Emmy Stephens, a former IMC student.

Emmy Stephens, a former IMC student.

“It’s taking a lot of things virtual, so that’s beneficial in a lot of ways,” she said. “My boss works two hours away sometimes, and we can still get together and do Zoom meetings and stuff, which has been super helpful.”

That means clients are also doing business remotely.

“A lot of our search engine optimization . . . has been key to reaching our clients and customers and pushing social media,” said Stephens who began her college career seven years ago after touring and falling in love with the Ole Miss campus.

“I kind of wanted to go somewhere not in Georgia,” she said. “That’s where I’m from. I went to (Ole Miss) to expand my horizons and go somewhere new with new people, and I think it’s the best decision I made.”

Stephens was initially undecided about her studies before realizing her passion and goals involved integrated marketing communications (IMC) and journalism. She loved the hands-on projects and opportunities the major offered.

“(IMC) just fit what I wanted to do . . ,” she said. “It’s so broad that you can go into so many fields, and it helps in so many ways.”

To read the full story, visit the Oxford Stories website.

This story was written by Gabrielle Fairey for Oxford Stories.

Journalism is a family legacy for University of Mississippi grad, now New Orleans reporter and anchor

Posted on: March 17th, 2022 by ldrucker

There is no such thing as a typical day for Peyton LoCicero Trist, breaking news reporter and fill-in anchor at WGNO, an ABC affiliate in New Orleans. When her alarm goes off at 2:30 a.m. each morning, she never knows where the day is headed.

“I can be out talking about the Mardi Gras horses up for adoption and then have to run over and talk about a murder case that could be a possible serial killer,” said LoCicero Trist. Each day can require five to 10 live shots.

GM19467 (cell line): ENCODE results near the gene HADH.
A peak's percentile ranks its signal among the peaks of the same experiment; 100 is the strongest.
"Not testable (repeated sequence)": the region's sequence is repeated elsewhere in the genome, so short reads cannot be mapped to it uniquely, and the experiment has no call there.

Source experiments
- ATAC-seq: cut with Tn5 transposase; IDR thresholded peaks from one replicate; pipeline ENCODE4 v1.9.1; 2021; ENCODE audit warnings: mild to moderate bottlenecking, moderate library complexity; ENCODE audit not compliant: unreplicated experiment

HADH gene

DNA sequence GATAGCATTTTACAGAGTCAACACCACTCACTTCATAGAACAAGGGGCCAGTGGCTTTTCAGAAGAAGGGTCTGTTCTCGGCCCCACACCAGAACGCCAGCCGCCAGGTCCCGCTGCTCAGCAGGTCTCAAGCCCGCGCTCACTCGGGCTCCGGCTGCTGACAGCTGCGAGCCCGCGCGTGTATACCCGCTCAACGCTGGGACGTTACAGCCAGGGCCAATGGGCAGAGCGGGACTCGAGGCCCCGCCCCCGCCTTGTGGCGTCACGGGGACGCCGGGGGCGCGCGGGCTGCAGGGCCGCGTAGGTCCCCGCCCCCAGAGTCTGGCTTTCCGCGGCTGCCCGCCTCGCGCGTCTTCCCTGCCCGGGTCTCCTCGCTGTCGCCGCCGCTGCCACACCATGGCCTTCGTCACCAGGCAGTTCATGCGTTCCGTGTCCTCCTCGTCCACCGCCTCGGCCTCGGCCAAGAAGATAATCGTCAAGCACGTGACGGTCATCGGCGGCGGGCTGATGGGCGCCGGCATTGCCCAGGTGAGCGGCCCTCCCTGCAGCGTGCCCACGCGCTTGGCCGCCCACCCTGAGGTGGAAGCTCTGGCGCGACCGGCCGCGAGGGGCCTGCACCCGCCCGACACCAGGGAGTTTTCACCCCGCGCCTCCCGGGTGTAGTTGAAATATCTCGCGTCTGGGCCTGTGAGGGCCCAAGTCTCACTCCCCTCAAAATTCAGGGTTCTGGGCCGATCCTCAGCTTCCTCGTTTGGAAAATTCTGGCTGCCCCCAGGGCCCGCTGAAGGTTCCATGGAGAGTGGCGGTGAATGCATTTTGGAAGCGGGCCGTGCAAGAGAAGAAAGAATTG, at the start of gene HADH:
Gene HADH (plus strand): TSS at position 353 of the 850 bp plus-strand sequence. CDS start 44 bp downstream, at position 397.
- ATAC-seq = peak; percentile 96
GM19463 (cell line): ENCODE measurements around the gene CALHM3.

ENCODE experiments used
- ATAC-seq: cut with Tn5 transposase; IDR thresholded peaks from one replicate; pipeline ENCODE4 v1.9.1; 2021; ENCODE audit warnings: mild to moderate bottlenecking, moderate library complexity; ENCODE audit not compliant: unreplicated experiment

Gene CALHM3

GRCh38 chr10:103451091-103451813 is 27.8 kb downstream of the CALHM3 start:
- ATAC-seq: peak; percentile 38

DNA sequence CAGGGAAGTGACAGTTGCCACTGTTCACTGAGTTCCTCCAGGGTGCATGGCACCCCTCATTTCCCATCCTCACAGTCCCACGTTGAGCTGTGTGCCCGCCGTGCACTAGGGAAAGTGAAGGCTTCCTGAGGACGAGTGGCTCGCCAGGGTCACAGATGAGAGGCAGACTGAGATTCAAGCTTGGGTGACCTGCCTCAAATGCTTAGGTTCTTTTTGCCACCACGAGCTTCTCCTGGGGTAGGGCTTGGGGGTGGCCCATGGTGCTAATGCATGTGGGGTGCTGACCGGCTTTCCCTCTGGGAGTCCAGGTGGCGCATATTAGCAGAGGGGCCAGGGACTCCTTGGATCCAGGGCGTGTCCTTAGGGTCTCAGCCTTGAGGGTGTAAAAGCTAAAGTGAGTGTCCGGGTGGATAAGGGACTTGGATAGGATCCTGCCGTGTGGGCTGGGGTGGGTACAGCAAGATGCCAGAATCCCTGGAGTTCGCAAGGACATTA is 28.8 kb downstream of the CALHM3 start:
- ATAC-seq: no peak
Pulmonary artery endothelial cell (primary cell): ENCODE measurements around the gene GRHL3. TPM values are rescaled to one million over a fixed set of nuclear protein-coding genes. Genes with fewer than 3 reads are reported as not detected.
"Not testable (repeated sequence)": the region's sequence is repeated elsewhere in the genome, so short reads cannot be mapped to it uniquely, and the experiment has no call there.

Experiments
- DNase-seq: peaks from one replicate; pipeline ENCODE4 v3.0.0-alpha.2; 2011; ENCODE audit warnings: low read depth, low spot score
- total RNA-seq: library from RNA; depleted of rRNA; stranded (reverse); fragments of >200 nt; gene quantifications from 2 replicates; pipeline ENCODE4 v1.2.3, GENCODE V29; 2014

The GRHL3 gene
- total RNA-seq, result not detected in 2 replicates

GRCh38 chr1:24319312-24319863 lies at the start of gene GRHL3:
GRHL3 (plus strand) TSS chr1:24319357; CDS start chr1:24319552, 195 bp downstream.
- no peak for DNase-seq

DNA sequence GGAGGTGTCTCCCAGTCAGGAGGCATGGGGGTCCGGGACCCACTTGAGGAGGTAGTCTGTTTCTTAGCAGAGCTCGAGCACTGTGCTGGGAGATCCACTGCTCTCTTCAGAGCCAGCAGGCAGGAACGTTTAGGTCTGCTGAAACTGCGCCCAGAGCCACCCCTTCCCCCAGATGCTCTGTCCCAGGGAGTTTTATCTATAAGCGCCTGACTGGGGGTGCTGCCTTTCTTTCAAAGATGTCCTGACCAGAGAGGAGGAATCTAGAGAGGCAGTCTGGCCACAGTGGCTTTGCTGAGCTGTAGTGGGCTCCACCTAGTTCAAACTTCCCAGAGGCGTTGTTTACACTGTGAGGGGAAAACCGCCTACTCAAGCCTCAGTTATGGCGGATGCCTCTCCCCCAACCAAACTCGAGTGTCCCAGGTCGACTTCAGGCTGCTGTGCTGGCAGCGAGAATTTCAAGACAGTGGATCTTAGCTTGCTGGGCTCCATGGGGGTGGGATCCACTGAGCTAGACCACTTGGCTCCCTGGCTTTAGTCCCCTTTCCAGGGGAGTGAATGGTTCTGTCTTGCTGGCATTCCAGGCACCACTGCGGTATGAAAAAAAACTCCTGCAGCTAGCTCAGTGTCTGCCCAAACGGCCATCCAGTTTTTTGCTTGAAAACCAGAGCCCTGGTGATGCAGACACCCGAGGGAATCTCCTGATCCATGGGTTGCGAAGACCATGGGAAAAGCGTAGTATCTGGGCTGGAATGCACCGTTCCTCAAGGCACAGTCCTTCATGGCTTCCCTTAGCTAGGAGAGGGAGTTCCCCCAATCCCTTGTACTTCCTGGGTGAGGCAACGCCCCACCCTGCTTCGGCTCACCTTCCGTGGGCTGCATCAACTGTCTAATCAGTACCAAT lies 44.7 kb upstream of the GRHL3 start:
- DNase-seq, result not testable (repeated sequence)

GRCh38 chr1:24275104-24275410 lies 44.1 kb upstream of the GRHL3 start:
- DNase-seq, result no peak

LoCicero Trist developed a love for journalism at an early age. Her mother worked as an anchor in Baton Rouge, her hometown, and some of her favorite childhood memories began with her mother waking her up in the early hours of the morning and taking her to the studio, where she saw the ins and outs of newsmaking.

Peyton LoCicero Trist on the set of WGNO. Submitted photo.

Peyton LoCicero Trist on the set of WGNO. Submitted photo.

Her days with her mother at the studio ended when her parents moved and started a business in Destin, Florida, right before she began middle school. While Hurricane Katrina made 2005 a bad year for most Louisianans and Southerners, it was a good year for LoCicero Trist.

“For me, it was such a blessing because I was struggling to make friends in Destin,” she said, “and all of the sudden, all these refugees came to my school, and they were feeling just as displaced as me.”

Carley Keyes, one of LoCicero Trist’s sorority sisters and friends, met her in college.

“She was so personal and bubbly,” said Keyes. “She always had a smile on her face and always seemed to find the good in everything.”

Today, she is known as “Positive P” by her coworkers. She has learned the hard way that someone within the station has to be willing to rally others. In challenging times, it is important to have a voice of reassurance.

Choosing the University of Mississippi was a no-brainer for LoCicero Trist. She attended Junior Preview Day and fell in love with the campus and Oxford culture. She served as an anchor for NewsWatch, the campus television station, and wrote for HottyToddy.com.